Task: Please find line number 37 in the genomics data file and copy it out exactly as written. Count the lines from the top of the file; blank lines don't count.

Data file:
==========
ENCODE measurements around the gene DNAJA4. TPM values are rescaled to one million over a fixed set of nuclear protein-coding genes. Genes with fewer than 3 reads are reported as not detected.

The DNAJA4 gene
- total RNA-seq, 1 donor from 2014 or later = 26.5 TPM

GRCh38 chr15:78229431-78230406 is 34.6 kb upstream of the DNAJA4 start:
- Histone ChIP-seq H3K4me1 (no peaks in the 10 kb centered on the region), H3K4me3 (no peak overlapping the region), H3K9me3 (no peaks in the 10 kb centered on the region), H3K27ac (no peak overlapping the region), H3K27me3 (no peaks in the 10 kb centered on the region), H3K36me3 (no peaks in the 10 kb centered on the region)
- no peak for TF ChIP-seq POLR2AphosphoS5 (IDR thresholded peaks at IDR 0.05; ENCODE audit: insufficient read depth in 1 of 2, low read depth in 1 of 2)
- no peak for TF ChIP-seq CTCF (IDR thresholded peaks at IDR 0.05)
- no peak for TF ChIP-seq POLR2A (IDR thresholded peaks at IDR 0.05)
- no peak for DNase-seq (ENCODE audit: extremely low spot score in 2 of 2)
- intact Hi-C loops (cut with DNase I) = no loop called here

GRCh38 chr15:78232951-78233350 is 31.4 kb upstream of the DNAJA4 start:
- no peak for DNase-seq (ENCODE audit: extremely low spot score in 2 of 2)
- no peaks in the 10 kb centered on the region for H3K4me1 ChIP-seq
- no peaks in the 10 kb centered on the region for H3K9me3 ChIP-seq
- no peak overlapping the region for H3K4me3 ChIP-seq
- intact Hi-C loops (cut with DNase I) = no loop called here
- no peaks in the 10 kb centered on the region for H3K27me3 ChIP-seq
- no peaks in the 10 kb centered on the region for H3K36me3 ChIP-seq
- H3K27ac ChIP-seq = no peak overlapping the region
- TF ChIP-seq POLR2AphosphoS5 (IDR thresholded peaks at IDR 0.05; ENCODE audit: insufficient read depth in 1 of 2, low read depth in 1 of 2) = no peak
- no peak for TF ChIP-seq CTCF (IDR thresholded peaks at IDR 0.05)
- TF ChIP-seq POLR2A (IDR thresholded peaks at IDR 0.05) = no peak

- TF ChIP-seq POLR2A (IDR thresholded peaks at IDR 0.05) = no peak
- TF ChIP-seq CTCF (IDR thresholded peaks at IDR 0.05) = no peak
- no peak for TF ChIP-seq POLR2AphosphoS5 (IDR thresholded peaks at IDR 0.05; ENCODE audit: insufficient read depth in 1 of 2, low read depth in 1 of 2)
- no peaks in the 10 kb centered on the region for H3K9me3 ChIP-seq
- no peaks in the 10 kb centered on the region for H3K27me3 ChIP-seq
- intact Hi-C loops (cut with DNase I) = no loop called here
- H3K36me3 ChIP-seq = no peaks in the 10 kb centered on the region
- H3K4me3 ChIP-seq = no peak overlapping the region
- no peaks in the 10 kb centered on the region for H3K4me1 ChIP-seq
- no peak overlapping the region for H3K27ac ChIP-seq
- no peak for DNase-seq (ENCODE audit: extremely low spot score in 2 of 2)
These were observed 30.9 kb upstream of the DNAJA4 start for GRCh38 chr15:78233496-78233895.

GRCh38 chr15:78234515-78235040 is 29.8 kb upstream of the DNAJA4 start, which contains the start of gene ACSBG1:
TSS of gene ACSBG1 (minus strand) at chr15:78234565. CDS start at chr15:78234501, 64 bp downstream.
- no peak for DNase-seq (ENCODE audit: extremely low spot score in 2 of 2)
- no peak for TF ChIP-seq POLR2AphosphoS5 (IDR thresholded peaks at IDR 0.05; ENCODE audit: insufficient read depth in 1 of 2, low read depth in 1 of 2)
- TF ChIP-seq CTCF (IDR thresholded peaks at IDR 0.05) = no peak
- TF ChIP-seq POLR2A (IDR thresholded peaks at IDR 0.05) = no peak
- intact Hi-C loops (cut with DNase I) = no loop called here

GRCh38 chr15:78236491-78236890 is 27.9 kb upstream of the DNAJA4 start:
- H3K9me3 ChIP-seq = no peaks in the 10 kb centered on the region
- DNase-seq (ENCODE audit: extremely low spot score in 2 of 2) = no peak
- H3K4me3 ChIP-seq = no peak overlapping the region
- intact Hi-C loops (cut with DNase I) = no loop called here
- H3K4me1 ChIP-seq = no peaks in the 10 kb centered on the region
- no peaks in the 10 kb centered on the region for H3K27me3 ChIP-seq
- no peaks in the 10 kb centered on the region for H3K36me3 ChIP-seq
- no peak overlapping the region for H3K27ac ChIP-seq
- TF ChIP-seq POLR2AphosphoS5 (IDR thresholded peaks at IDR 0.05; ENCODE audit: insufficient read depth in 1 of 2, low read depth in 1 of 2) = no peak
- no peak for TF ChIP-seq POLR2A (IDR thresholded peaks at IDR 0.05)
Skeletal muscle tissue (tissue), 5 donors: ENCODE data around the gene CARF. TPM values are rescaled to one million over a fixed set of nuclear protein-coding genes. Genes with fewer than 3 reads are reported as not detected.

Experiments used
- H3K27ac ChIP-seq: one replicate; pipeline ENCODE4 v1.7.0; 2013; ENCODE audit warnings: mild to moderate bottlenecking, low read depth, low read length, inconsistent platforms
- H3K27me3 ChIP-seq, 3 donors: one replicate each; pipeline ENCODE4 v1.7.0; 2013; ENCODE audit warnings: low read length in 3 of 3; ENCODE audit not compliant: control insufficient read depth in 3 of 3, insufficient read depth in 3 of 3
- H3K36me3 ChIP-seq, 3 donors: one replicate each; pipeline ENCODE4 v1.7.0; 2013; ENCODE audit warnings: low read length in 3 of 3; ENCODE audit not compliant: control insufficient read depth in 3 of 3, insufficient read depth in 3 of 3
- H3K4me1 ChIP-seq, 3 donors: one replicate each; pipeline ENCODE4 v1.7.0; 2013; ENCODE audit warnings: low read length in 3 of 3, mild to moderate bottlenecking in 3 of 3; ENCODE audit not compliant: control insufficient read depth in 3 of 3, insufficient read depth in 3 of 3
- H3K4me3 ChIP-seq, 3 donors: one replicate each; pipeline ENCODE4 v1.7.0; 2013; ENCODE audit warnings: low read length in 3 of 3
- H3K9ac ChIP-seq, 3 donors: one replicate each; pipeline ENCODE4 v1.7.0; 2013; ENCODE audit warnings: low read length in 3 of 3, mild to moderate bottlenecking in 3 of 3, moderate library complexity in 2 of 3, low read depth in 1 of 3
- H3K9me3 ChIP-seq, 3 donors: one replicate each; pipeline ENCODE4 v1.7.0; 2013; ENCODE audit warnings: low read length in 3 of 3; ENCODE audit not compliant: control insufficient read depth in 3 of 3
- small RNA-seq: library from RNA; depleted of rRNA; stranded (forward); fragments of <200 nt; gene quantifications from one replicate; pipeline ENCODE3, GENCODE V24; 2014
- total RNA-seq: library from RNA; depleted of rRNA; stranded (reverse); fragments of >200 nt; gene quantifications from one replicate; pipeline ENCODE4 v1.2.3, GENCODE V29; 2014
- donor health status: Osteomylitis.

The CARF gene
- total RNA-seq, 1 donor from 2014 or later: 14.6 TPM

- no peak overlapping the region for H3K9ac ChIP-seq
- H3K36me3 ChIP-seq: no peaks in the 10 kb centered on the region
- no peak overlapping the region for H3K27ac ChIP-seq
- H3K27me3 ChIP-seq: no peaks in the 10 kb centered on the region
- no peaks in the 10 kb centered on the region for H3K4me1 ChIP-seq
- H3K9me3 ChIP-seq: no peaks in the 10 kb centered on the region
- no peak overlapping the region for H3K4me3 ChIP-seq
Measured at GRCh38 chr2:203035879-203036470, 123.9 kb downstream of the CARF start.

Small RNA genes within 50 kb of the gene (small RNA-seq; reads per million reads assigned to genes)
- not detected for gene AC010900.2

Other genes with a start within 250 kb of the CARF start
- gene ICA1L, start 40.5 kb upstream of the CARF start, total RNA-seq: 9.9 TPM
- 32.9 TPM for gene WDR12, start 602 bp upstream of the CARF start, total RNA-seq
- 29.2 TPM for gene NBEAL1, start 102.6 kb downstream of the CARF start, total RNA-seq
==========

- no peak for DNase-seq (ENCODE audit: extremely low spot score in 2 of 2)